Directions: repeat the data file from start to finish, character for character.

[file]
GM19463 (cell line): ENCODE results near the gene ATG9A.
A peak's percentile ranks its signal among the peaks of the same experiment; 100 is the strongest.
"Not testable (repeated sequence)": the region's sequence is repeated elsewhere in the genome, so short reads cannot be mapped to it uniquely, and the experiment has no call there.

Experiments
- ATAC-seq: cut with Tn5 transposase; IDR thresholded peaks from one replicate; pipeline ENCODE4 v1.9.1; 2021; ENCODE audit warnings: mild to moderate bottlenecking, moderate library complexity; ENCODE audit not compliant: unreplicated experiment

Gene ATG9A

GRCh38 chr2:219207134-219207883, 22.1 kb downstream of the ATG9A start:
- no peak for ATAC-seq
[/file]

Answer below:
GM19463 (cell line): ENCODE results near the gene ATG9A.
A peak's percentile ranks its signal among the peaks of the same experiment; 100 is the strongest.
"Not testable (repeated sequence)": the region's sequence is repeated elsewhere in the genome, so short reads cannot be mapped to it uniquely, and the experiment has no call there.

Experiments
- ATAC-seq: cut with Tn5 transposase; IDR thresholded peaks from one replicate; pipeline ENCODE4 v1.9.1; 2021; ENCODE audit warnings: mild to moderate bottlenecking, moderate library complexity; ENCODE audit not compliant: unreplicated experiment

Gene ATG9A

GRCh38 chr2:219207134-219207883, 22.1 kb downstream of the ATG9A start:
- no peak for ATAC-seq